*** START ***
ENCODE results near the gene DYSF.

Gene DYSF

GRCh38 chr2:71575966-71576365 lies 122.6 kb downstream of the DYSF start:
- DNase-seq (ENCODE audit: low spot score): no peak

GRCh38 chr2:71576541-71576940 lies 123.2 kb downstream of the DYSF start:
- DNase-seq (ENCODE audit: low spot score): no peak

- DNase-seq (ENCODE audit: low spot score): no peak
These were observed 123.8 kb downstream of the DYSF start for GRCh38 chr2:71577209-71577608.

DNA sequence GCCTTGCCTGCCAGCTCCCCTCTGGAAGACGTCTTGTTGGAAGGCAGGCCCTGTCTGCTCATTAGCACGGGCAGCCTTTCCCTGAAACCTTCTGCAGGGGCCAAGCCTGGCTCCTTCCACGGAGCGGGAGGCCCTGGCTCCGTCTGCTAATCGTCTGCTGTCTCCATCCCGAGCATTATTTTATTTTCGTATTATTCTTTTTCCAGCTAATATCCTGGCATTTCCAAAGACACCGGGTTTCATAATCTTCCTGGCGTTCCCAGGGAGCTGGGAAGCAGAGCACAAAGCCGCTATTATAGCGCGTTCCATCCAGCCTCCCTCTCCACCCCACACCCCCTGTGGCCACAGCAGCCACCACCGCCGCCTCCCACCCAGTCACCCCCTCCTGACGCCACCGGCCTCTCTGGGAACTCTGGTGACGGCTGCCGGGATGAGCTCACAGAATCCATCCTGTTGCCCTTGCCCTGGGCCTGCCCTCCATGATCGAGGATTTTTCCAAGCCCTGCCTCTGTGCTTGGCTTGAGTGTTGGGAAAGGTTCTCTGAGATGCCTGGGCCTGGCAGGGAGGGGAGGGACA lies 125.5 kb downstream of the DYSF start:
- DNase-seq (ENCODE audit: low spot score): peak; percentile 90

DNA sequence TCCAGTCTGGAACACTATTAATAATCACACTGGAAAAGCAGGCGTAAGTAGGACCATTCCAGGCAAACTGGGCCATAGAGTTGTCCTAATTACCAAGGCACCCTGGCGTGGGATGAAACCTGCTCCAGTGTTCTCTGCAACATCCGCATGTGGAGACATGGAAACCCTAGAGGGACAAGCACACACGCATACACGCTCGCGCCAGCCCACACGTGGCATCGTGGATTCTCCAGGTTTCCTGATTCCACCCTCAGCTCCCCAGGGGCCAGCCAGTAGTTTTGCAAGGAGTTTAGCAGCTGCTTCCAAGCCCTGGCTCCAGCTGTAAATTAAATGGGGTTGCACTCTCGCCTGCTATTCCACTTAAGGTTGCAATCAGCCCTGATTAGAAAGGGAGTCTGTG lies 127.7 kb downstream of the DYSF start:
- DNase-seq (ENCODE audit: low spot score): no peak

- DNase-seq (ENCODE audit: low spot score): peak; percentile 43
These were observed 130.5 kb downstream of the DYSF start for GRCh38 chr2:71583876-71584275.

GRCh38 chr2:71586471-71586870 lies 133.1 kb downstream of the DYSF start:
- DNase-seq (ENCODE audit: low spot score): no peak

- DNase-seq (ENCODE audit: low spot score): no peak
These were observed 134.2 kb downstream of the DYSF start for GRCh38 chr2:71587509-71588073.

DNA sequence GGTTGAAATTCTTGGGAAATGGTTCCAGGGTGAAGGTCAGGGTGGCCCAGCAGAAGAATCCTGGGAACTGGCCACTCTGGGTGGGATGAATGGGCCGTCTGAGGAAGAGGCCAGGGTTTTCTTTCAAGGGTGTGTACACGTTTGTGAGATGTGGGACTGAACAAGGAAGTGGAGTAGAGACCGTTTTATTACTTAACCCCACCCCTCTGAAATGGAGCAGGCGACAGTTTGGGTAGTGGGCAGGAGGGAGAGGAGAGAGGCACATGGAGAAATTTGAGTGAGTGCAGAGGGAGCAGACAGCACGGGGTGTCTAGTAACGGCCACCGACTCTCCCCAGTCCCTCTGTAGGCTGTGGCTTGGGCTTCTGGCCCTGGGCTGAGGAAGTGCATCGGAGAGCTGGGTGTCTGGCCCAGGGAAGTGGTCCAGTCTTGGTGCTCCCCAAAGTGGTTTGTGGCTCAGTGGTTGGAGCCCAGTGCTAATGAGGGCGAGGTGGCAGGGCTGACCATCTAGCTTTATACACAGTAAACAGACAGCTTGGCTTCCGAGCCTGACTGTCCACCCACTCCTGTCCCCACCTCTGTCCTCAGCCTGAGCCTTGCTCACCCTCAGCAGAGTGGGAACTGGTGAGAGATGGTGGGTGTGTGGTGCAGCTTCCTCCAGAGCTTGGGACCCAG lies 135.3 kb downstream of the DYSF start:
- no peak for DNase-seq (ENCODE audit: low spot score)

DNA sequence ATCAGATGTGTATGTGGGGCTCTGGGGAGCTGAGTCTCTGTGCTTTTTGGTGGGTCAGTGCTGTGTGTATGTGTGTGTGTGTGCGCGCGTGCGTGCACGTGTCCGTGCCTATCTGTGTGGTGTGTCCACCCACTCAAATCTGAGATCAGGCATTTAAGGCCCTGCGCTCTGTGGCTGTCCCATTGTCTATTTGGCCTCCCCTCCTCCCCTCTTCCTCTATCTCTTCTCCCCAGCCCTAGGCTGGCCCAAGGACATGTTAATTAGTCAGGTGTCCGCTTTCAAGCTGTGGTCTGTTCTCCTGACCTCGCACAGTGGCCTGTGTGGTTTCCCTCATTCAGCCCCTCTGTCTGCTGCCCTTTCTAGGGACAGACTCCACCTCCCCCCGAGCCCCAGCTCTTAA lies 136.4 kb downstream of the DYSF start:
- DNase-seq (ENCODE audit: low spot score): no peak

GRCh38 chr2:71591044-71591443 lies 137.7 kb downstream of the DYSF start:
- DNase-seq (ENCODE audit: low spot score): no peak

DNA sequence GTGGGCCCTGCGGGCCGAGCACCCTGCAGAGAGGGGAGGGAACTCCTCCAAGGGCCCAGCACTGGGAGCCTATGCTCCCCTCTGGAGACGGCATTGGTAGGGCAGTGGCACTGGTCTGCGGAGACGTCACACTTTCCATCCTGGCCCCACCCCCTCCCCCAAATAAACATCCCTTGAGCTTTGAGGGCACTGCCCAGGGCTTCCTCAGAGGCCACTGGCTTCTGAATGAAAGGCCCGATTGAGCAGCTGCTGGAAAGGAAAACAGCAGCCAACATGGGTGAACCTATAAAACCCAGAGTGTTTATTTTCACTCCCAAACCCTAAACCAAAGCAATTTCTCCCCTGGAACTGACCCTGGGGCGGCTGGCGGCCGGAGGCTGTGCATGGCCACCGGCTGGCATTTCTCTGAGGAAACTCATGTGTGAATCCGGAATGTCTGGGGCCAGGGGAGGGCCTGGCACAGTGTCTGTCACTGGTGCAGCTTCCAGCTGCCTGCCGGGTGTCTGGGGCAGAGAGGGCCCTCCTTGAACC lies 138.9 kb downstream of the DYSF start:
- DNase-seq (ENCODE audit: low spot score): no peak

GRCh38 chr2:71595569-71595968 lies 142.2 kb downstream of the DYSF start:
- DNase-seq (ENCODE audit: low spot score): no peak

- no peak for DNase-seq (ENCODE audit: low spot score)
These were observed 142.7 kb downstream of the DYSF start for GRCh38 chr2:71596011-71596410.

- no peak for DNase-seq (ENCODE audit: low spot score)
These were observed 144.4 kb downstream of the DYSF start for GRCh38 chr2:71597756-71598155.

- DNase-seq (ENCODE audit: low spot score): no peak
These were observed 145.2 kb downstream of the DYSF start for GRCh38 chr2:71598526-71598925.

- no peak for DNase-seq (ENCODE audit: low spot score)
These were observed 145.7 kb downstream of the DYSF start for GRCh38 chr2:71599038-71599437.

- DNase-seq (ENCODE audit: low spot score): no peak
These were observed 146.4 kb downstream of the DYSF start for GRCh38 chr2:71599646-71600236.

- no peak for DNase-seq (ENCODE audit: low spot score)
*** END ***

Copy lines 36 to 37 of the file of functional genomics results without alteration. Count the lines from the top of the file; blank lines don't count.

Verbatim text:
These were observed 145.7 kb downstream of the DYSF start for GRCh38 chr2:71599038-71599437.

- DNase-seq (ENCODE audit: low spot score): no peak